The RCMP and anti-impaired driving groups are hopeful stricter legislation and increased enforcement will help to reduce Saskatchewan’s fatal impaired collisions, which left four dead over Labour Day weekend.

“We’ll knock on wood. We’re having a better year,” said RCMP Staff Sgt. Stephane Caron of the traffic services unit. “It’s never a good year. It’s better, in terms of numbers this year. We’re going in the right direction.”

Between Aug. 29 and Sept. 1, the RCMP responded to six vehicle collisions, each resulting in one fatality. The RCMP believes alcohol was a factor in four of the deaths.

“It’s certainly disheartening to see it,” said Caron, adding that the Labour Day weekend statistics were “well-above average” compared with other long weekends.

According to SGI’s 2012 numbers, impairment was involved in 39 per cent of all fatal vehicle collisions. The insurance company reported in August that the number of high- and low-impaired driving charges were higher than at the same time last year.

On Friday, the Saskatchewan RCMP participated in national impaired driving enforcement day, with policing beefed up across the province. Increased enforcement is part of new SGI legislation that came into place in June, which also includes stricter penalties for impaired driving.

Caron said the RCMP is still in the process of increasing enforcement and couldn’t provide a deadline for when it would be at full speed.

Although he said laws similar to SGI’s in British Columbia and Alberta have proven effective, he’s hesitant to place too much onus on enforcement.

“We can only do so much from an enforcement point of view,” he said. “We have limited resources and we’ll never be able to, just strictly through enforcement, bring the issue down to zero.”

He said people taking responsibility for themselves and others when it comes to safe driving is paramount.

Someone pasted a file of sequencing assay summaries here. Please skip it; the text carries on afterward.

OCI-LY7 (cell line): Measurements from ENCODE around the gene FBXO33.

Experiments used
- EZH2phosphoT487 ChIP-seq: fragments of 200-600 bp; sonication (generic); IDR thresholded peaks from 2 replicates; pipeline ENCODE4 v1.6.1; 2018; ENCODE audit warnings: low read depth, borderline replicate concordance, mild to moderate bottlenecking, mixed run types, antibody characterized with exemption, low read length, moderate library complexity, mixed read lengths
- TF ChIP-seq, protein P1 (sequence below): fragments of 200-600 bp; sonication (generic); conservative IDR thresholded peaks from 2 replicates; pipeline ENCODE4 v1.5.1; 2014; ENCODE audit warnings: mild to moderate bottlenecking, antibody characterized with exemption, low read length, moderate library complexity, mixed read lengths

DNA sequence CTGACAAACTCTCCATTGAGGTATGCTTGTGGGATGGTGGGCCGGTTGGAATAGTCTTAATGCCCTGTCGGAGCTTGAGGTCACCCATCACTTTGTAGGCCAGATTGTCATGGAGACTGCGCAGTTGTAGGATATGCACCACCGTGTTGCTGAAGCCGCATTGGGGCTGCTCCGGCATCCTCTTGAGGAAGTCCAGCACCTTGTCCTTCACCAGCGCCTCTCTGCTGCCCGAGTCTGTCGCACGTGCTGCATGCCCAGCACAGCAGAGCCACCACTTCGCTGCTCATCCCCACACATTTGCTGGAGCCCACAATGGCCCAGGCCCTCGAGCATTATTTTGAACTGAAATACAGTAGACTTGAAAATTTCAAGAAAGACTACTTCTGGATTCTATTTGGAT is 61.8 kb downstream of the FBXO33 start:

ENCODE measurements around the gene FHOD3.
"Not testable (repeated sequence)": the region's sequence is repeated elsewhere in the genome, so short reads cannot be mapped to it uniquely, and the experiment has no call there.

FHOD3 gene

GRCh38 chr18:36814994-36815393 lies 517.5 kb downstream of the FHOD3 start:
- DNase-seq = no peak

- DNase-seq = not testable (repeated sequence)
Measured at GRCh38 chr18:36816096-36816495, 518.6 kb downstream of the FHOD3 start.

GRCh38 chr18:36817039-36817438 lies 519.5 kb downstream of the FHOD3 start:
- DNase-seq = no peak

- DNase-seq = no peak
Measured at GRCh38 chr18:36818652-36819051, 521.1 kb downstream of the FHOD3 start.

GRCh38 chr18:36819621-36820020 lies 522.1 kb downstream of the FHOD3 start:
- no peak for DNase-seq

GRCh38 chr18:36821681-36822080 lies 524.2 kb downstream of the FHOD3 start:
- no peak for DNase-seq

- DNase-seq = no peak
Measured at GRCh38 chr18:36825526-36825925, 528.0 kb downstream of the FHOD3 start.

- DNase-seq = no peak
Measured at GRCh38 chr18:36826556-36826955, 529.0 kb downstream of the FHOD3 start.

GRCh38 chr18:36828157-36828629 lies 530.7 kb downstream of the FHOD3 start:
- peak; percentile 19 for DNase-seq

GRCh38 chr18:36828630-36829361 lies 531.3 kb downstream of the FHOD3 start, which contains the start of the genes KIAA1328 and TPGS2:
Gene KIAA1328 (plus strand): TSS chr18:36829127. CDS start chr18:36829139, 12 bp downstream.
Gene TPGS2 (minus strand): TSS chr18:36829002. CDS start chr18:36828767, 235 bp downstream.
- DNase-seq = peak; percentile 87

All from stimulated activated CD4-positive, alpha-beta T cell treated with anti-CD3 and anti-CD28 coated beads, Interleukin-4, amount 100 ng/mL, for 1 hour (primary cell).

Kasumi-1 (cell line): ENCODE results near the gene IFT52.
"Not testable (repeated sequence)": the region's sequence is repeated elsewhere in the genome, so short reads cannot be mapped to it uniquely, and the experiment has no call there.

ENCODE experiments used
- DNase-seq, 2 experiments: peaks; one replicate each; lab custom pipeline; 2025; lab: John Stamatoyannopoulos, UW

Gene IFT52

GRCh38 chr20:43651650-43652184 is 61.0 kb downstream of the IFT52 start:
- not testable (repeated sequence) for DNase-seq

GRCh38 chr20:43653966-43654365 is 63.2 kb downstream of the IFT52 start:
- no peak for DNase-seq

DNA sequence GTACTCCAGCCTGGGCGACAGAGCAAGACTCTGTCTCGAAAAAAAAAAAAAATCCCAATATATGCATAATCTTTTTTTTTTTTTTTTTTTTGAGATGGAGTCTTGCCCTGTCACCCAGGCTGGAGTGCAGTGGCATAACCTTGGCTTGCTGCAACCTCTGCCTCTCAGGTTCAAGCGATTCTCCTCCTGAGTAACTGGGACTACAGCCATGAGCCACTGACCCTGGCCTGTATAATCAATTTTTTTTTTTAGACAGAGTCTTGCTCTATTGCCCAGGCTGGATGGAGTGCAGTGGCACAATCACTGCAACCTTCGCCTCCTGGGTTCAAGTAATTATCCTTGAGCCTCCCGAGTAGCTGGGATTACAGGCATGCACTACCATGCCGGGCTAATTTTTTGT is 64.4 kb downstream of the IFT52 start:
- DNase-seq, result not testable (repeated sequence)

For 27 years, Students Against Drinking & Driving Saskatchewan (SADD) has been working to provide young people with the tools to educate their peers about the dangers of impaired driving.

“We hope young people can influence their friends to bring these numbers down,” said SADD student president Meaghann White. “It is unfortunate that the drinking and driving-related collision number is still high.”

She was encouraged by SGI’s recent enforcement blitz, which saw 515 roadside suspensions and 352 seized vehicles due to impaired driving.

MADD Canada CEO Andrew Murie said this increased enforcement will make a “tremendous difference” in decreasing Saskatchewan’s impaired driving rates.

“Why do people drive impaired? Because they don’t think they’ll get caught,” he said. “So Saskatchewan now has to go to the next step, which is create that environment by the police enforcement that if you choose to drive impaired, you’re likely going to get caught.”

He offered three steps to tackling impaired driving: Alerting the public of police presence, actually having the police on the roads, and following through with charges.

Murie tempered his comments by saying that with the legislation only coming into play this summer, Saskatchewan deserves more time to judge its effects.

“I think if you get the police out there, and you get all these new resources out there, I think it will fundamentally make a difference over time.”

Source: Leader Post


Last updated on: 2014-09-07 | Link to this post